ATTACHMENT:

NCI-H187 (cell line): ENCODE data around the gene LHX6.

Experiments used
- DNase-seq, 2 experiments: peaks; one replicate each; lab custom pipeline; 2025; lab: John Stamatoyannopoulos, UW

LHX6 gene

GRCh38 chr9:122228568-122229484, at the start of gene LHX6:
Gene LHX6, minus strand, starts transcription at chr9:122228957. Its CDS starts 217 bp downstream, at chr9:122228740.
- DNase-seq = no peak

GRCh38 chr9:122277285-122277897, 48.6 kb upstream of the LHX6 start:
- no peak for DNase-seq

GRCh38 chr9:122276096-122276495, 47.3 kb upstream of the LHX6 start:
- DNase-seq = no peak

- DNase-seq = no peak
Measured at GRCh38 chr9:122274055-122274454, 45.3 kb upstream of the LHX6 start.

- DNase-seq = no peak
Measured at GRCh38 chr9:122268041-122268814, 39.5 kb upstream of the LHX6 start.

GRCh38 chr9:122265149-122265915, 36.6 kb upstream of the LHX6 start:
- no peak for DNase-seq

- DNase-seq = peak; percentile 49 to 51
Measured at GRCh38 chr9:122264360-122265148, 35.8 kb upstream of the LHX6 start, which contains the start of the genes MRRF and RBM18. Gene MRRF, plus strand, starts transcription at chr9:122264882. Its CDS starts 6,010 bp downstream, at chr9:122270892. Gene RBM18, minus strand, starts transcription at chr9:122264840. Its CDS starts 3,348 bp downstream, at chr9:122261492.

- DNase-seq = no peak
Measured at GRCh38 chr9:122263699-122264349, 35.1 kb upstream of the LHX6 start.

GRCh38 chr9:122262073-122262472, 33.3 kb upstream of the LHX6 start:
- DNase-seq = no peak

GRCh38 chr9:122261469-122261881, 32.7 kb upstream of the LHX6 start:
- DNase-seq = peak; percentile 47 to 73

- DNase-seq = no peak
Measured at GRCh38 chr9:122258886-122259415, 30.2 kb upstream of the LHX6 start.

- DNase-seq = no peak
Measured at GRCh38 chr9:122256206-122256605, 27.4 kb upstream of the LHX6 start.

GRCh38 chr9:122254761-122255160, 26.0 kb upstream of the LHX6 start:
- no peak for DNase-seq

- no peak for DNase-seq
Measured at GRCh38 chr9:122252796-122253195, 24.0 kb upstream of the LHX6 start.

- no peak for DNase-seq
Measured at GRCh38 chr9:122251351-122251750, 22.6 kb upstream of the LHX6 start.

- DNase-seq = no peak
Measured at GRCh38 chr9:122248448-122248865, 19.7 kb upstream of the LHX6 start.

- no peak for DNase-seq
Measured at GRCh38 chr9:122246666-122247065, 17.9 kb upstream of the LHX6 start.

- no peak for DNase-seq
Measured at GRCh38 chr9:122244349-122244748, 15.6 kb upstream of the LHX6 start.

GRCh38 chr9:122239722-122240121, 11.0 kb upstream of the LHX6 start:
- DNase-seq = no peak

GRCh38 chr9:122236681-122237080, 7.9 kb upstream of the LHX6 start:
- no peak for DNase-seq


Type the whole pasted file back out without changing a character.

NCI-H187 (cell line): ENCODE data around the gene LHX6.

Experiments used
- DNase-seq, 2 experiments: peaks; one replicate each; lab custom pipeline; 2025; lab: John Stamatoyannopoulos, UW

LHX6 gene

GRCh38 chr9:122228568-122229484, at the start of gene LHX6:
Gene LHX6, minus strand, starts transcription at chr9:122228957. Its CDS starts 217 bp downstream, at chr9:122228740.
- DNase-seq = no peak

GRCh38 chr9:122277285-122277897, 48.6 kb upstream of the LHX6 start:
- no peak for DNase-seq

GRCh38 chr9:122276096-122276495, 47.3 kb upstream of the LHX6 start:
- DNase-seq = no peak

- DNase-seq = no peak
Measured at GRCh38 chr9:122274055-122274454, 45.3 kb upstream of the LHX6 start.

- DNase-seq = no peak
Measured at GRCh38 chr9:122268041-122268814, 39.5 kb upstream of the LHX6 start.

GRCh38 chr9:122265149-122265915, 36.6 kb upstream of the LHX6 start:
- no peak for DNase-seq

- DNase-seq = peak; percentile 49 to 51
Measured at GRCh38 chr9:122264360-122265148, 35.8 kb upstream of the LHX6 start, which contains the start of the genes MRRF and RBM18. Gene MRRF, plus strand, starts transcription at chr9:122264882. Its CDS starts 6,010 bp downstream, at chr9:122270892. Gene RBM18, minus strand, starts transcription at chr9:122264840. Its CDS starts 3,348 bp downstream, at chr9:122261492.

- DNase-seq = no peak
Measured at GRCh38 chr9:122263699-122264349, 35.1 kb upstream of the LHX6 start.

GRCh38 chr9:122262073-122262472, 33.3 kb upstream of the LHX6 start:
- DNase-seq = no peak

GRCh38 chr9:122261469-122261881, 32.7 kb upstream of the LHX6 start:
- DNase-seq = peak; percentile 47 to 73

- DNase-seq = no peak
Measured at GRCh38 chr9:122258886-122259415, 30.2 kb upstream of the LHX6 start.

- DNase-seq = no peak
Measured at GRCh38 chr9:122256206-122256605, 27.4 kb upstream of the LHX6 start.

GRCh38 chr9:122254761-122255160, 26.0 kb upstream of the LHX6 start:
- no peak for DNase-seq

- no peak for DNase-seq
Measured at GRCh38 chr9:122252796-122253195, 24.0 kb upstream of the LHX6 start.

- no peak for DNase-seq
Measured at GRCh38 chr9:122251351-122251750, 22.6 kb upstream of the LHX6 start.

- DNase-seq = no peak
Measured at GRCh38 chr9:122248448-122248865, 19.7 kb upstream of the LHX6 start.

- no peak for DNase-seq
Measured at GRCh38 chr9:122246666-122247065, 17.9 kb upstream of the LHX6 start.

- no peak for DNase-seq
Measured at GRCh38 chr9:122244349-122244748, 15.6 kb upstream of the LHX6 start.

GRCh38 chr9:122239722-122240121, 11.0 kb upstream of the LHX6 start:
- DNase-seq = no peak

GRCh38 chr9:122236681-122237080, 7.9 kb upstream of the LHX6 start:
- no peak for DNase-seq